5 Tips to Winterizing Your Garden . . . Butterfly Style

As we approach autumn I wanted to share some hints regarding how to winterize your garden with butterflies in mind.  Warning, some of these suggestions will cause you to rethink some life-long traditions.

1. Leave the Leaves - As leaves fall in the autumn do not remove them from your garden beds.  Gasp!  Don't rake the leaves?  Raking leaves out of the lawn is fine, but leave the leaves in the flower beds.  Not only do they add compost to your garden soil, they also provide insulation for butterflies and moths that pupate in the soil, just under the leaf litter.  Among these butterflies and moths are Azures and Hairstreaks (butterflies) and most Sphinx Moth species.

2. Cut Back Later - Many gardeners include cutting back perennials and ornamental grasses in their fall clean-up activities.  By leaving perennials standing you are providing seeds for birds.  Also, swallowtail butterflies normally pupate on the upright stems of your perennials  Cutting back perennials in the fall will most likely cause the death of next spring's swallowtails.

Grass Skipper butterflies over-winter in the stems of grasses as caterpillars.  If you cut back your grasses in the fall and toss them in the burn pile, you just burned up next year's grass skippers.  Wait until spring when the grasses start to green up again.  Which leads us to . . .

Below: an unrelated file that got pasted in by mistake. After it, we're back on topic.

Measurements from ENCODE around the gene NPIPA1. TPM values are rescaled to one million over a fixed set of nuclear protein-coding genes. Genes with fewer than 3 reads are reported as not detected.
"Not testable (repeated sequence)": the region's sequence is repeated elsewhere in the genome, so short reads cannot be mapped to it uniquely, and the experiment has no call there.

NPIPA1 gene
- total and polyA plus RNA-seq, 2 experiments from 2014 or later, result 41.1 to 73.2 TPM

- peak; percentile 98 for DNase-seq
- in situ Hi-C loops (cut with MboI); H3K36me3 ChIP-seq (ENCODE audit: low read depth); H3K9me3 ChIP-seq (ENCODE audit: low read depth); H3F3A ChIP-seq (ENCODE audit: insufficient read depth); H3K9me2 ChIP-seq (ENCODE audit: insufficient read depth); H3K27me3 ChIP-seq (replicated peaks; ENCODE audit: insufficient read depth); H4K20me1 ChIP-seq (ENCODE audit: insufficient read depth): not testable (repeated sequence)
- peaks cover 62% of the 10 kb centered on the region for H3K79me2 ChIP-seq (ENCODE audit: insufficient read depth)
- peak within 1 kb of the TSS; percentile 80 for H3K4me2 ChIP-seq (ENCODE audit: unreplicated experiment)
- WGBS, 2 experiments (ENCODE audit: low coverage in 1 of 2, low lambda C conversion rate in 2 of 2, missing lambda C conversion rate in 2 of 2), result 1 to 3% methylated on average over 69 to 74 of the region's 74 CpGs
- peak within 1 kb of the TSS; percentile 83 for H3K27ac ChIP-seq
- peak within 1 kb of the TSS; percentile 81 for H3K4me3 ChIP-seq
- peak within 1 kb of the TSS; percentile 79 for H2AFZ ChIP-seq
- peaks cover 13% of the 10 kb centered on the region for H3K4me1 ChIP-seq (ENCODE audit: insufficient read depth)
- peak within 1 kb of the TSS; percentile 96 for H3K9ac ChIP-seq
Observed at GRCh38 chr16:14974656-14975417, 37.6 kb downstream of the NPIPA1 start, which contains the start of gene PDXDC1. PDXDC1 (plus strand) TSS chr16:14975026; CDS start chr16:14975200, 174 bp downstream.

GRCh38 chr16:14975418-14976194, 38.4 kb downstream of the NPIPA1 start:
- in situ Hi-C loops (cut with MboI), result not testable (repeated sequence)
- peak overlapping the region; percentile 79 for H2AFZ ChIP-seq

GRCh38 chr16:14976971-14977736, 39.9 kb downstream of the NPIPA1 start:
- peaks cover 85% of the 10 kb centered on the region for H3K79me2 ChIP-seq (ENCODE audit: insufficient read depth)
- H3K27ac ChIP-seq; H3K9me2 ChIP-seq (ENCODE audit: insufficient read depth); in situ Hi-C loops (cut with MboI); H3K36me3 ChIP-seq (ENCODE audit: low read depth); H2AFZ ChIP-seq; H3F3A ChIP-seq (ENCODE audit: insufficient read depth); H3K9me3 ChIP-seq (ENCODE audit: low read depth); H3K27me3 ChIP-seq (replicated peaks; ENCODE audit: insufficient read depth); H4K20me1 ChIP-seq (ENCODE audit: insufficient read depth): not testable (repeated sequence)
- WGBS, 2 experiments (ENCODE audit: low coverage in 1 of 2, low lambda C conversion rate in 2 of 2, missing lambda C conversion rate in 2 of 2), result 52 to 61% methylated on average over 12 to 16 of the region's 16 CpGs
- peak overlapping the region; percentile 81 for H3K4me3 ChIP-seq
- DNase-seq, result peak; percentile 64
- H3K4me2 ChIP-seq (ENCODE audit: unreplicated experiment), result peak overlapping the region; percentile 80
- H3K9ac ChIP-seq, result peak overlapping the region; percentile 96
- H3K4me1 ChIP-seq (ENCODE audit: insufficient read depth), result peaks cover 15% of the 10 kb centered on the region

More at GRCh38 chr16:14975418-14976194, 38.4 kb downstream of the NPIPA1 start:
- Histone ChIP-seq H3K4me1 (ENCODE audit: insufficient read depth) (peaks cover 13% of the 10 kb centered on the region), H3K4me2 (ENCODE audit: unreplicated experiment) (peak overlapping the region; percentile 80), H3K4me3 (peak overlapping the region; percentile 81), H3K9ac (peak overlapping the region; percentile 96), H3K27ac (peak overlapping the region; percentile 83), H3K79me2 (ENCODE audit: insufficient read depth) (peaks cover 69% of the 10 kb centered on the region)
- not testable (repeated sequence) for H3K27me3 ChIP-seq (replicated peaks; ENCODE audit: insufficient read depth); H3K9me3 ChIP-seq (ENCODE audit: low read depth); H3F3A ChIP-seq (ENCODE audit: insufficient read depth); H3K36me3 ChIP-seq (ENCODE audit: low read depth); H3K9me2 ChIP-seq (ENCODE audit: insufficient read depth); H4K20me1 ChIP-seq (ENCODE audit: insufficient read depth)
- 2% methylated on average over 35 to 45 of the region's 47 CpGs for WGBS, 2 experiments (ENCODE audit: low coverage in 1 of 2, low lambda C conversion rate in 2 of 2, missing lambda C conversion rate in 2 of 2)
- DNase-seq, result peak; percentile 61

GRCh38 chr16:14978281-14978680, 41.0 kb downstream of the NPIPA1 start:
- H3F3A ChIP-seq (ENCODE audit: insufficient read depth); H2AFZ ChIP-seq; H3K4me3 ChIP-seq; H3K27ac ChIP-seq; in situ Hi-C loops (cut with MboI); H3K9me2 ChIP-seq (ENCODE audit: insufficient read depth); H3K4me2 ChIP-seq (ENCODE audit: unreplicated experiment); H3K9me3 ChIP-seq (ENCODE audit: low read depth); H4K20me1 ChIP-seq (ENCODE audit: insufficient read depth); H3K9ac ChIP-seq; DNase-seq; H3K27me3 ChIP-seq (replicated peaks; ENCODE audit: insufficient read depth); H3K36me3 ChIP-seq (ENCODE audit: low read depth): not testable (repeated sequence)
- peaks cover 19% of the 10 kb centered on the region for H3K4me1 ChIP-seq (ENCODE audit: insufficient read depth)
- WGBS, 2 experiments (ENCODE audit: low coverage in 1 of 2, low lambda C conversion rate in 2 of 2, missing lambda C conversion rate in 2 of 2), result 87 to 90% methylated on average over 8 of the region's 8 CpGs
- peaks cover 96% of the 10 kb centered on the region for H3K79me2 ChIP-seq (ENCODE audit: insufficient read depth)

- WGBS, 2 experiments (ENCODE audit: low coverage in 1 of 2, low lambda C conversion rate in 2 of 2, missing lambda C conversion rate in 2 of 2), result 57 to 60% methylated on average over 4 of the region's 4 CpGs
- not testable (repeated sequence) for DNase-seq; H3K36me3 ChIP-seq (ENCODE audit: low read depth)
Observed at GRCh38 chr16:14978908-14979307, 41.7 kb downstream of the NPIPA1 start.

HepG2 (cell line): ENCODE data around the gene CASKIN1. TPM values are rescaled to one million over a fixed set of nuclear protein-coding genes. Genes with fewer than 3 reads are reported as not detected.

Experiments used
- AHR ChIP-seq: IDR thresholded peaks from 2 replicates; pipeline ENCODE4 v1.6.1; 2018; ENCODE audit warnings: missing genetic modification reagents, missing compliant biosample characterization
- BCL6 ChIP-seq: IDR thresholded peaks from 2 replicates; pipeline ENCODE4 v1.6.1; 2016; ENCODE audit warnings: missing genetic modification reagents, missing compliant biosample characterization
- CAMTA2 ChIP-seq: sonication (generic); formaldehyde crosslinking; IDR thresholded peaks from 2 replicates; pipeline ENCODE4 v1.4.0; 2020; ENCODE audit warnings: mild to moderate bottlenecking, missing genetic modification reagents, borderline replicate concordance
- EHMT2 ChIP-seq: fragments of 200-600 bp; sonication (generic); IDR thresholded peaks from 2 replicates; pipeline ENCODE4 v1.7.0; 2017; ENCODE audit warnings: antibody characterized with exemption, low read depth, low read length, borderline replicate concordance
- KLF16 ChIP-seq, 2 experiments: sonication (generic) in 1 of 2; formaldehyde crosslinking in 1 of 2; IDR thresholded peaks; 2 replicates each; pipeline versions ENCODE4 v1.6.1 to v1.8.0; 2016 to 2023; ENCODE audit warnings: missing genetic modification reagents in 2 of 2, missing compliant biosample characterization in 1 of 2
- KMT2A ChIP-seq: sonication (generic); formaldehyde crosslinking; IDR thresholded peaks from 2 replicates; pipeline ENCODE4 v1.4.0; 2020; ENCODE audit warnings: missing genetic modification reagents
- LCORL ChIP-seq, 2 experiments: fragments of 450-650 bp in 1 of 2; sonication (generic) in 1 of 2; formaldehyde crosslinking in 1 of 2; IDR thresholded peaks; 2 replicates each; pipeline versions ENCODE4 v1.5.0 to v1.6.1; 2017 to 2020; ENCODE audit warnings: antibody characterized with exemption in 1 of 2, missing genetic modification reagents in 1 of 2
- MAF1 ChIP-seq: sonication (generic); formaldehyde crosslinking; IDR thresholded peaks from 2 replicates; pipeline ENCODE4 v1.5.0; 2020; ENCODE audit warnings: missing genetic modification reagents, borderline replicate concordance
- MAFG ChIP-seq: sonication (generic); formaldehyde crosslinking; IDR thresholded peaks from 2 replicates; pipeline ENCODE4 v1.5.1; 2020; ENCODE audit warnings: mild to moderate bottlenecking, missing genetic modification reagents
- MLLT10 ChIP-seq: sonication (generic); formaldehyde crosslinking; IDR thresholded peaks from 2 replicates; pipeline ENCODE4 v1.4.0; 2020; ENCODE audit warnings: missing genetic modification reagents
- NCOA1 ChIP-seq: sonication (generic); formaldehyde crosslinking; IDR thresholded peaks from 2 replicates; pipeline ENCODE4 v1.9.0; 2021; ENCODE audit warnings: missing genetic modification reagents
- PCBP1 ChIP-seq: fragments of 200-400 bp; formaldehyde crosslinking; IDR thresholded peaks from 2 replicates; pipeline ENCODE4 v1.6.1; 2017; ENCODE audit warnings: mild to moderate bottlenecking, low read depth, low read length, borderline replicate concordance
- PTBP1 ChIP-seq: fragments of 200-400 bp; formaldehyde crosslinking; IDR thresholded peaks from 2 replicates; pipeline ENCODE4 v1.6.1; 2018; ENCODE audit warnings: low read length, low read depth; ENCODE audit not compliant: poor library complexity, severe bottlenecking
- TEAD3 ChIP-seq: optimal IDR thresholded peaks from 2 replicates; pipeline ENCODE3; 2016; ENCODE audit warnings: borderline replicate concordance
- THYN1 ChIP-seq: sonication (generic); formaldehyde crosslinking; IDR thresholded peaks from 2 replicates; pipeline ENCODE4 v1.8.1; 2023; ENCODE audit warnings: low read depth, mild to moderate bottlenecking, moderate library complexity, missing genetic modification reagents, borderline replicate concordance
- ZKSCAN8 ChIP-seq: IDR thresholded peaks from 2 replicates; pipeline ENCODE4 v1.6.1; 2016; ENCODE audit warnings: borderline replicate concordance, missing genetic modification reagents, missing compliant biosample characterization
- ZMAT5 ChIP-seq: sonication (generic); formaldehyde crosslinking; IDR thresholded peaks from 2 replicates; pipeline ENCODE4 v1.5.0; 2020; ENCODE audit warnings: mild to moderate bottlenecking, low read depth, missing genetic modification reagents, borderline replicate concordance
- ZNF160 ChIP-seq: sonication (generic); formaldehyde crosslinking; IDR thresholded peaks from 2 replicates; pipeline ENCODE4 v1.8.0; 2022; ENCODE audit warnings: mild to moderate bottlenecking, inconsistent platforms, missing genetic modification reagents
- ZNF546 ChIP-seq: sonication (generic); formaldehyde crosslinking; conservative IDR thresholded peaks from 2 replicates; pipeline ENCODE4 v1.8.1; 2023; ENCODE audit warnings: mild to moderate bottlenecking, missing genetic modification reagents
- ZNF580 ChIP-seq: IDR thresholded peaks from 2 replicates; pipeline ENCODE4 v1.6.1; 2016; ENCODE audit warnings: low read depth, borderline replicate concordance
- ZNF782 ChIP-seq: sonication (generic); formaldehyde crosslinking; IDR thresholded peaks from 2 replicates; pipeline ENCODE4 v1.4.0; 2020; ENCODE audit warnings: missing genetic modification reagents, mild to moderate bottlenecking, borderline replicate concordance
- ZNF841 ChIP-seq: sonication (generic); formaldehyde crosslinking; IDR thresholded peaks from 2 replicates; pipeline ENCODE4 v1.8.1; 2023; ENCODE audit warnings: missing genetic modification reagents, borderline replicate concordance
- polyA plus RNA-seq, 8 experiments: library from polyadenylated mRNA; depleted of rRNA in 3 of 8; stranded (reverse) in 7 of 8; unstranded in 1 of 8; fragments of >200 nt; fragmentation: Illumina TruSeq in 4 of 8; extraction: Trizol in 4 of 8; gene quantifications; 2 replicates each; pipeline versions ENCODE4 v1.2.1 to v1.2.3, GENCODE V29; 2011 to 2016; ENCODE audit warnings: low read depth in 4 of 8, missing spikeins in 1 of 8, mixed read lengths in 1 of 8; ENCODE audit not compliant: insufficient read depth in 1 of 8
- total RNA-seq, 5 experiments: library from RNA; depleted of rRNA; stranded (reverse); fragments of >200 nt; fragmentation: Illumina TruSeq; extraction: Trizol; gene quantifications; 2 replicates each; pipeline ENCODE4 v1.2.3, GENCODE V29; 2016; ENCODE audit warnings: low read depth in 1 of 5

3. Wait Until Later to Mow - For much the same reasons as number two, do not mow fields until spring when green growth begins to show.  Mowing fields in the fall will chop up the next season's butterflies.  In the spring, swallowtail adults will emerge from their chrysalis once the weather begins to warm.  Grass Skipper caterpillars will migrate to the base of the grass plants as they begin to green up.  When you mow in the spring set your blade height high, at least six inches, and your mower blades will go over the top of the growing caterpillars and not chop-up anybody!

4. Blow Off Brush Pile Clean-Up - You know, that brush pile in the yard that your husband swore he would burn or chip up two months ago?  Leave the brush pile over the winter.  In Ohio we have a few butterfly species (ex. Eastern Comma) that overwinter as adults.  They accomplish this by spending the winter deep in brush piles where they are protected from snow and cold winds.  By leaving these piles you are saving the lives of countless butterflies!  And finally . . . 

5. Collect Seeds Now - Rather than assuming nature will handle seed prep for you, collect seed of desirable plants in the fall.  Stratify those seeds in your refrigerator and by spring they will be ready for planting and you will not have fed every mouse in the township all winter!  What seeds should you gather?  Milkweed, Bergamot, Ironweed, Blazing Star, and Joe Pye Weed are excellent butterfly friendly native plants.  

For more instructions how to stratify seed or good plant choices from which to harvest seed email Butterfly Ridge (chris@butterfly-ridge.com) or visit Butterfly Ridge on Facebook or the Ohio Native Plant Seed Xchange on Facebook.  

After these five things are accomplished you can sit back next to the fire and enjoy the falling snow knowing everybody is cared for!